Hydraulic Design of Interlocking Concrete Permeable Pavement
Stormwater management and design was developed to reduce the impacts of runoff due to the increase in urbanization and impervious area in the hydrologic system. Stormwater management takes many different forms, including Best Management Practices (BMP). BMPs include both non-structural and structural practices (McCall III, 2014). The focus of this thesis is on the structural BMP, Permeable Interlocking Concrete Pavement (PICP). PICP is a type of pervious pavement that will increase the amount of water infiltrated through joint spacing filled with open graded aggregate above an open-graded base and sub-base, creating a stormwater storage and infiltration (Interlocking Concrete Pavement Institute, 2014). The reduction of runoff from increasing storage and infiltration, also reduces the amount of pollution that would enter nearby water bodies (Environmental Protection Agency, 1999). Laboratory testing was conducted on a PICP section with at a variety of slopes and spacing. The laboratory results are presented in Amanda Leipard’s 2015 Thesis, “Hydraulic Characterization of Permeable Interlocking Concrete Pavement”. The results found the horizontal infiltrate rate for each variation lower than the corresponding vertical infiltration rate. A computational design tool was built for PICP based on relative storm information and site information to determine the hydraulic characteristics the site can attain.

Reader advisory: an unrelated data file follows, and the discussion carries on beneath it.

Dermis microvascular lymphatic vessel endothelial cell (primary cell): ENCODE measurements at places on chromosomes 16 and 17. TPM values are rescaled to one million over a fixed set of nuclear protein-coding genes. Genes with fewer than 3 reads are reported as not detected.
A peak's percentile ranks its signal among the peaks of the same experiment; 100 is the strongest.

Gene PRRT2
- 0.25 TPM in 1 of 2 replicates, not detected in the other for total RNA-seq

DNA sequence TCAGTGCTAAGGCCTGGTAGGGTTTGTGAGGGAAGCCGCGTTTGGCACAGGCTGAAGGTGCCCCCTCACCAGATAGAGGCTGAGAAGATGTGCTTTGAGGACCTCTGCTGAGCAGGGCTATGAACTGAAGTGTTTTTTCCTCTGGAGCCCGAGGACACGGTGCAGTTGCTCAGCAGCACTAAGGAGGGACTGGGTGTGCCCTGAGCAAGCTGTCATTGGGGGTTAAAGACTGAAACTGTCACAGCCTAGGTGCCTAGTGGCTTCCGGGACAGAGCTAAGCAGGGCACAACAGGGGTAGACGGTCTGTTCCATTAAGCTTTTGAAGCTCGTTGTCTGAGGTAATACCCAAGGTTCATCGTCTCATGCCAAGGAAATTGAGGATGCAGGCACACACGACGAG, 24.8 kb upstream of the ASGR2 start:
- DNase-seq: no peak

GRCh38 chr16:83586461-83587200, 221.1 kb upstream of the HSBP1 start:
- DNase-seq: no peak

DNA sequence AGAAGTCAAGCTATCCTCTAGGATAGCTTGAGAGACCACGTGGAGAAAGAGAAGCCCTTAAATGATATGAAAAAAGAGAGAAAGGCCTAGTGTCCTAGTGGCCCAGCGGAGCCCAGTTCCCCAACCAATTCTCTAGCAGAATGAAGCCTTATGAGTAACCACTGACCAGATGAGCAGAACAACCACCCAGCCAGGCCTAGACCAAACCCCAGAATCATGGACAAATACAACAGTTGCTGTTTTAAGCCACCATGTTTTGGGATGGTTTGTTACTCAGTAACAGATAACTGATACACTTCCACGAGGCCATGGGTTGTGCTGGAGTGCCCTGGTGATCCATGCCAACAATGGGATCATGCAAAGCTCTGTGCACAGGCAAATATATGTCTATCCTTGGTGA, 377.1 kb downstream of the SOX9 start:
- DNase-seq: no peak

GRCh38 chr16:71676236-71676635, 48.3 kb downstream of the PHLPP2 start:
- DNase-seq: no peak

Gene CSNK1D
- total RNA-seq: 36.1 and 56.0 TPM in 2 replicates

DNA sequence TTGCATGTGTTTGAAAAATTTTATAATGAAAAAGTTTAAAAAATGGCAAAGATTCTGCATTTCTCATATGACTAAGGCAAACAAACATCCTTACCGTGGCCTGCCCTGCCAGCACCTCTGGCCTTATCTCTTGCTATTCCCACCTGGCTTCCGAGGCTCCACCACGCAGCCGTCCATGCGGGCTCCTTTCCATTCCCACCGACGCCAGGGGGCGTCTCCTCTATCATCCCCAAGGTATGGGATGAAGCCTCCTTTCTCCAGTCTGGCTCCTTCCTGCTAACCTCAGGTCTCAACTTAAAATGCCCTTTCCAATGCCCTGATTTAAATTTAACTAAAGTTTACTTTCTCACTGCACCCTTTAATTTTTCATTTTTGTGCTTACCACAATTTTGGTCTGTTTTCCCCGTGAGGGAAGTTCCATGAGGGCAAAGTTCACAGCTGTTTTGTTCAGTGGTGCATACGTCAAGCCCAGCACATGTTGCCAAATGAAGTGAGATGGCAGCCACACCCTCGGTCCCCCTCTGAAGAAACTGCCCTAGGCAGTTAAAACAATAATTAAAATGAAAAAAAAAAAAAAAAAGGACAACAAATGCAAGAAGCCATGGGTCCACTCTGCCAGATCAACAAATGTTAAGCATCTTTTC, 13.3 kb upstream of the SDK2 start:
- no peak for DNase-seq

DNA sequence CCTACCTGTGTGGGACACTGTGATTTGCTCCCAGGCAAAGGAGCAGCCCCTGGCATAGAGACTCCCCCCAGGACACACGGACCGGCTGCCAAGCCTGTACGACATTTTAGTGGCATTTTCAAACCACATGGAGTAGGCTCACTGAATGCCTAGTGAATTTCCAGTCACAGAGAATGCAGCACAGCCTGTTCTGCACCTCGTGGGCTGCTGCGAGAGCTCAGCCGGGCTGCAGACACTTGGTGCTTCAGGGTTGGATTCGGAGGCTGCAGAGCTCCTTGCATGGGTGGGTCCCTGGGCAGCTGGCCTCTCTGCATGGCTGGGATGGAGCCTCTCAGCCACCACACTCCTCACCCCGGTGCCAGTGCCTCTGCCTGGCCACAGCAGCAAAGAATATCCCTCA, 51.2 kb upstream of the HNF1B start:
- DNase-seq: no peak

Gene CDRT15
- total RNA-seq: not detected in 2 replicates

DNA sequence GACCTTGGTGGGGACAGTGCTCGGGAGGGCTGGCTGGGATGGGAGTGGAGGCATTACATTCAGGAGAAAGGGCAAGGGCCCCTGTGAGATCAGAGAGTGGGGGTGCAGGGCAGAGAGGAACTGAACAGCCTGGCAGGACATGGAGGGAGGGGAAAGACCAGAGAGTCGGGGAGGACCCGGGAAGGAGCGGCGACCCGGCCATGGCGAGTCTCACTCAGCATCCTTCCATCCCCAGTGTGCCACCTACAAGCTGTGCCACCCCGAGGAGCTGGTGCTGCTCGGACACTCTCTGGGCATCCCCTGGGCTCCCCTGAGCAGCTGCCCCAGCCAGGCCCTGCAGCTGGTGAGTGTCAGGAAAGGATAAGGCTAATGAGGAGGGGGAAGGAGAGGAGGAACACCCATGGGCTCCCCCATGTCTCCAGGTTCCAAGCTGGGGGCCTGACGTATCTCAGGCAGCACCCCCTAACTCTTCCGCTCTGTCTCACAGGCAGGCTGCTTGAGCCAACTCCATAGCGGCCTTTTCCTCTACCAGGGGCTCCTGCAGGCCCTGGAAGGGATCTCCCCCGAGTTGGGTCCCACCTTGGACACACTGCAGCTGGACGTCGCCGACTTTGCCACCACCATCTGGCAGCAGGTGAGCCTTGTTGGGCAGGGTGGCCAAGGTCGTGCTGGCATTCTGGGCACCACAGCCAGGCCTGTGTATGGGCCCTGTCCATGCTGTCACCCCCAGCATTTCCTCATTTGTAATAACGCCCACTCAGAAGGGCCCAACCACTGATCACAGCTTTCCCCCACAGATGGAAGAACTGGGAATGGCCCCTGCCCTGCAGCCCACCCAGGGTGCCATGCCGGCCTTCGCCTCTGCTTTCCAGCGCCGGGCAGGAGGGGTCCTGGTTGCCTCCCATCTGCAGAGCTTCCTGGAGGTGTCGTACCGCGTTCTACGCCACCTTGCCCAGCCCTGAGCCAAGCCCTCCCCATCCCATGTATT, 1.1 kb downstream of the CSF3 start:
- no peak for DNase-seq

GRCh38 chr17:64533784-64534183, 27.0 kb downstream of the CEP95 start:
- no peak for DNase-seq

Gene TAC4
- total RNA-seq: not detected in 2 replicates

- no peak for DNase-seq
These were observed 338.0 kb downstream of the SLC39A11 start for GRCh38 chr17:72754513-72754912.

Table of Contents
Overview -- Literature review -- PICP testing and hydraulic design -- Clogging -- Hydraulic design tool owner's manual -- Design tool examples -- Conclusion and research opportunities -- Appendix A. Hydraulic calculations -- Appendix B. Performance curves -- Appendix C. Storm intensity tables